July 16 2014

San Francisco’s de Young Museum: “Smart” or Not?

July 16th, 2014Posted by 

When considering building materials, what do you think of? Glass, steel, concrete, stone, wood, and some subtleties in between? The utilization of these materials in a building, act as a palette for the designer, giving life or another dimension to the structure. But what if these materials could reach beyond their static existence and give […]

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July 04 2014

San Francisco’s High-Tech Urbanism

July 4th, 2014Posted by 

Everyday we see how technology is changing the way we live and work, but how is it affecting our built environment? San Francisco is one of the major test grounds for new ideas and technological innovation and it is here that our interaction with the physical world is also evolving. New ways to interact, communicate […]

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July 03 2014

Red Line Light Rail Plans Spark Needed Discussion Across Baltimore

July 3rd, 2014Posted by 

The City of Baltimore has a lot of problems, just some of which officials hope to solve with fourteen miles of new light rail. The new Red Line project will be the city’s second light rail line, this time connecting the long-neglected southwest Baltimore to the downtown area and through to southeastern neighborhoods. The hope […]

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July 01 2014

Three Querns Preserved & Operating Again on Patmos Island, Greece

July 1st, 2014Posted by 

In places with few residents, nicknames are extremely common. Patmos’ citizens tenderly call the architect Dafni Becket “Mylomama” (meaning the mother of querns). The reason for this nickname is because this Greek woman, who was a child of diaspora (from a mother who comes from Athens and an American dad, she grew up in Geneva) […]

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June 17 2014

Use of Public Transportation in Brazil Dropped 25% in Past 15 Years

June 17th, 2014Posted by 

The lack of adequate transportation policies and the frequent increase in taxes, as well as an increased purchasing power, caused a 25% drop in the use of public transport in Brazil in the last 15 years. Depending on the location, it is cheaper to use a motorcycle or a car than public transport. Not coincidentally, […]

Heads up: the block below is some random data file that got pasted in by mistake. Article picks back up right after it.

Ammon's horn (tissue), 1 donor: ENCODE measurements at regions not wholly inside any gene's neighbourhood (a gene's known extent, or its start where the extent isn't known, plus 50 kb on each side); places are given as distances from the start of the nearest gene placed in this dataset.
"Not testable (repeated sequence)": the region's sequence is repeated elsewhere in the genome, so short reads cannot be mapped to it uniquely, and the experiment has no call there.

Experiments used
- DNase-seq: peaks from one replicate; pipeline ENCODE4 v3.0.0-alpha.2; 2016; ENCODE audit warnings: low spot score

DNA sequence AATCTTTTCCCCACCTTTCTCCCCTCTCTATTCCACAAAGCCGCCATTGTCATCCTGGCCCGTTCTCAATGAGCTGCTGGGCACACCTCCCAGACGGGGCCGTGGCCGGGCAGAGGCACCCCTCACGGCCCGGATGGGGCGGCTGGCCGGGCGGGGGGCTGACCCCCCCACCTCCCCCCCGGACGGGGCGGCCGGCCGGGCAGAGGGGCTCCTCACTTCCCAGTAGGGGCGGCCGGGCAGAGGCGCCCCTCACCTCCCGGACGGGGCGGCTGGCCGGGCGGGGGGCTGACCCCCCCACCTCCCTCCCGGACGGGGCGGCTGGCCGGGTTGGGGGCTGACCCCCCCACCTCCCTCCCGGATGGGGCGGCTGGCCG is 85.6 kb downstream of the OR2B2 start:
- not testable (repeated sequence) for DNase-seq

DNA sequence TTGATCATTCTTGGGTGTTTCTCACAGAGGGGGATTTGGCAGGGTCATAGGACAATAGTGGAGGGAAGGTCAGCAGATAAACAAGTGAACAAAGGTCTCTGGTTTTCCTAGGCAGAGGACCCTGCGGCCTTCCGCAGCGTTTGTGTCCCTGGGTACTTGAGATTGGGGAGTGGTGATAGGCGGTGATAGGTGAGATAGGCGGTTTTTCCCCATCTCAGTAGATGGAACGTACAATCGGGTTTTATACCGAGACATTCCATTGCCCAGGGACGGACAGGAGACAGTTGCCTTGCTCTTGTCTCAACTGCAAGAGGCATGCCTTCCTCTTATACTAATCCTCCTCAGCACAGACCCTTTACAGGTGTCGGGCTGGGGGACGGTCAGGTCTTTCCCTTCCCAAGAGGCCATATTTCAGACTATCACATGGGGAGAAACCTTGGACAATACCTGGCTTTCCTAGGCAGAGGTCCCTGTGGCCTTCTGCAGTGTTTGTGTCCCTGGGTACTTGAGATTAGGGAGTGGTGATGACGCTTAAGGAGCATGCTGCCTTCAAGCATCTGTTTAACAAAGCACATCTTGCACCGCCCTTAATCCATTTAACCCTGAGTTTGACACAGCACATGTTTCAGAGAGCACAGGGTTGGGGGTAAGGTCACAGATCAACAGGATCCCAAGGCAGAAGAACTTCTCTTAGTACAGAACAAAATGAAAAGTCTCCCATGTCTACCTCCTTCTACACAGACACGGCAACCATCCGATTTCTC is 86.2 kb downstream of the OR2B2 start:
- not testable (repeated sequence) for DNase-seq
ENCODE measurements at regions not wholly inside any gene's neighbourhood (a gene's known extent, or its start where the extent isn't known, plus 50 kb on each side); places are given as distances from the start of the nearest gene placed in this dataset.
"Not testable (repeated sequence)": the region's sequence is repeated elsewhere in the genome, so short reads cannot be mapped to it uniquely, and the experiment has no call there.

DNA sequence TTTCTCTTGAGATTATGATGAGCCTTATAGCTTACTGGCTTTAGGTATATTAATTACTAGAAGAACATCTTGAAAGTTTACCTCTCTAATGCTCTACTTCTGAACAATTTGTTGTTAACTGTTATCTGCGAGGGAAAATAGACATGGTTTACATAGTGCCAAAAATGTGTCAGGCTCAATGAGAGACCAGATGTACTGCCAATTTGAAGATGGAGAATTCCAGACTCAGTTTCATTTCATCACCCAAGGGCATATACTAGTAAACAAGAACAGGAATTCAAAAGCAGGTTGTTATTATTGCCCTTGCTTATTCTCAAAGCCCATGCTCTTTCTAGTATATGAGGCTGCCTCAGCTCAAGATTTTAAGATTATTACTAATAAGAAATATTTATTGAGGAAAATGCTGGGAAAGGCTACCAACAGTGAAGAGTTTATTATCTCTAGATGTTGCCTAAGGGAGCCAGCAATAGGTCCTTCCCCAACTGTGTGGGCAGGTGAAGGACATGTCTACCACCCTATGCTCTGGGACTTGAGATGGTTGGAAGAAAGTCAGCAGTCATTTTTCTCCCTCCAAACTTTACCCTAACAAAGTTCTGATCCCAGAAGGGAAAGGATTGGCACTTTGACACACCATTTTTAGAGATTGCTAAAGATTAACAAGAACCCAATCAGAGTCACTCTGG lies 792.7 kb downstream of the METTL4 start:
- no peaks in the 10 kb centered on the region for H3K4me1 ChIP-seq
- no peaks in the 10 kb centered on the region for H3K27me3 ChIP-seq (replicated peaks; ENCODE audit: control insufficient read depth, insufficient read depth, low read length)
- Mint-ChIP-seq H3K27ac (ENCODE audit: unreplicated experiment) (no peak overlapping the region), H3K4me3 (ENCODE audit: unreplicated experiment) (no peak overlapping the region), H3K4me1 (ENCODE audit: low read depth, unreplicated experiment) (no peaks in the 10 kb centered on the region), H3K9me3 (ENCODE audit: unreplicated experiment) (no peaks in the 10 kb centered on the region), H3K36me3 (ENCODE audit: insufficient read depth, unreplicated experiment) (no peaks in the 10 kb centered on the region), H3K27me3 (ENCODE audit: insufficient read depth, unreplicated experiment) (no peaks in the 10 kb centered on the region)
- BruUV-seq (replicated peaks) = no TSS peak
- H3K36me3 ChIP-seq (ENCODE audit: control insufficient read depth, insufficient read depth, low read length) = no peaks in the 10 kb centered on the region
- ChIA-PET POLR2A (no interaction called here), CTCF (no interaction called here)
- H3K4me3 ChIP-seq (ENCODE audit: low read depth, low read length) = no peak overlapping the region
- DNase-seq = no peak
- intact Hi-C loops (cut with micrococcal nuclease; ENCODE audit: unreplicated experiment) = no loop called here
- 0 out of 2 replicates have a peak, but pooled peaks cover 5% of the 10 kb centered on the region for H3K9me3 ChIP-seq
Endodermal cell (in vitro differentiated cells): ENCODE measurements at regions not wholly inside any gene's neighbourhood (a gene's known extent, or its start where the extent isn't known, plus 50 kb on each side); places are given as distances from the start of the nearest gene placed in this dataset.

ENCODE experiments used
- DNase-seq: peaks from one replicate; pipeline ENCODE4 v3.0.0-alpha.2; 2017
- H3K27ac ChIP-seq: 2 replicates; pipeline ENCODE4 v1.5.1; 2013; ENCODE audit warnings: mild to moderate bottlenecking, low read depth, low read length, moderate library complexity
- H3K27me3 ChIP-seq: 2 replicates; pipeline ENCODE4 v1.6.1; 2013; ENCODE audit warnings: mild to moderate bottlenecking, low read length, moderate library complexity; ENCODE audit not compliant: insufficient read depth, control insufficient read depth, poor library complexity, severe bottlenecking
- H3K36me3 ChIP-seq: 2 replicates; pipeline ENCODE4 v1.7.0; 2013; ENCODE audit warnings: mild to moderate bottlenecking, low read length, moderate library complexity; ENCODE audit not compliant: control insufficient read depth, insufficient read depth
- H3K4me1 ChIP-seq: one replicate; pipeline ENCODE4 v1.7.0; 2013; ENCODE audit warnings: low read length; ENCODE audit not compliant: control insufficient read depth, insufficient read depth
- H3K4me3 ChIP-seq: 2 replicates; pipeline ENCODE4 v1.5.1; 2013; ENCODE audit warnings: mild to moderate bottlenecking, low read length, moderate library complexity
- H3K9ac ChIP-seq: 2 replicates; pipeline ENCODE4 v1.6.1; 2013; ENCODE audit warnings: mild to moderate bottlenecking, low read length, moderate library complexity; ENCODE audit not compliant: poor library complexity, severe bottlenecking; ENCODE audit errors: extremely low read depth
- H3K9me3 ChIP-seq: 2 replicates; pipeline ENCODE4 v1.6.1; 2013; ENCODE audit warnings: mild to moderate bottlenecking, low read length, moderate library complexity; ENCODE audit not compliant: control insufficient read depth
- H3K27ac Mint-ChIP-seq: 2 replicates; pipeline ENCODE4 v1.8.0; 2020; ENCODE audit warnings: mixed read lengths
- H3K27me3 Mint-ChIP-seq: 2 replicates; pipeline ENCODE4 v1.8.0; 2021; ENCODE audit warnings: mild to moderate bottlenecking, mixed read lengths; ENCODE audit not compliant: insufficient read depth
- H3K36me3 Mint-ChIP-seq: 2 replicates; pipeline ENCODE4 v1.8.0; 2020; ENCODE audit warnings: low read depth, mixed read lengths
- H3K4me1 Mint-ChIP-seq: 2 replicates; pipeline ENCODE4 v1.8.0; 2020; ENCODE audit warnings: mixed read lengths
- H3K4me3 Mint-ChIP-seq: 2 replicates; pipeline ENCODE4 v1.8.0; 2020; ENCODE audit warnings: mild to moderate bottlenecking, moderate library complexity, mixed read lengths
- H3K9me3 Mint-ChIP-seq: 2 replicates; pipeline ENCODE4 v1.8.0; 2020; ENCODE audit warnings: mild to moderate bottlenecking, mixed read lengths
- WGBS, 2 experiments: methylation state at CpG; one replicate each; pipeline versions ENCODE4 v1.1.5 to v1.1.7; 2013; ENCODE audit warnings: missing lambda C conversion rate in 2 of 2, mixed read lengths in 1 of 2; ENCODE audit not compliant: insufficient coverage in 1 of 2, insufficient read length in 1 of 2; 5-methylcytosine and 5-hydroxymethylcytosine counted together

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June 10 2014

Residence Surrounding Excavations in Ancient Corinth, Greece

June 10th, 2014Posted by 

This residence of 210 square meters is located in Ancient Corinth, Greece, in a plot where many archaeological digs have taken place. The main parameters of the design for the residence were to preserve the excavation “spirit” of the plot and the interconnection of the house with the historically interesting surroundings. The building has a […]

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May 28 2014

Connecting Buildings – Separating Social Classes: The Vasari Corridor in Florence

May 28th, 2014Posted by 

It may not be the most famous attraction in Florence, but it surely is the most intriguing one. The Vasari Corridor, an indoor passageway that defines the skyline of the Florentine center, has a total length of almost two kilometres and a rather interesting history.  Designed in the year 1564 by the architect and art […]

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May 15 2014

Architects and the War: “Architecture in Uniform. Planning and Constructing for WWII” in Paris

May 15th, 2014Posted by 

What were architects working on during WWII, and how did this affect the history of their discipline? Returning to this question, the current exhibition at the Cite de l’Architecture et du Patrimoine shows both how this period inscribed itself in the long history of architecture and how it brought on consequences for the twentieth century. […]

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April 02 2014

An Exploration of Verticality: The Towers of San Gimignano, Italy

April 2nd, 2014Posted by 

Six centuries before the creation of the modern vertical landscapes that characterize cities like Manhattan, a city scheme of a similar form, although of a different scale and social background, grew in towns of northern Italy: The urban landscape of the medieval towers. The construction of towers started in the late twelfth Century. They not only […]

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March 31 2014

Design Challenge: Reconstruct Canada’s Busiest Transit Hub without Stopping Service

March 31st, 2014Posted by 

Union Station in Toronto is overdue for a renovation. Last updated in the late 1980′s, it is dated; the connections between the three transit systems are inefficient, and the congestion during rush hour – and especially after hockey games – foreshadows the situation in twenty year’s time when ridership is expected to double or triple. The […]

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March 06 2014

Stuck in Place: The Aging Infrastructure of Washington D.C.

March 6th, 2014Posted by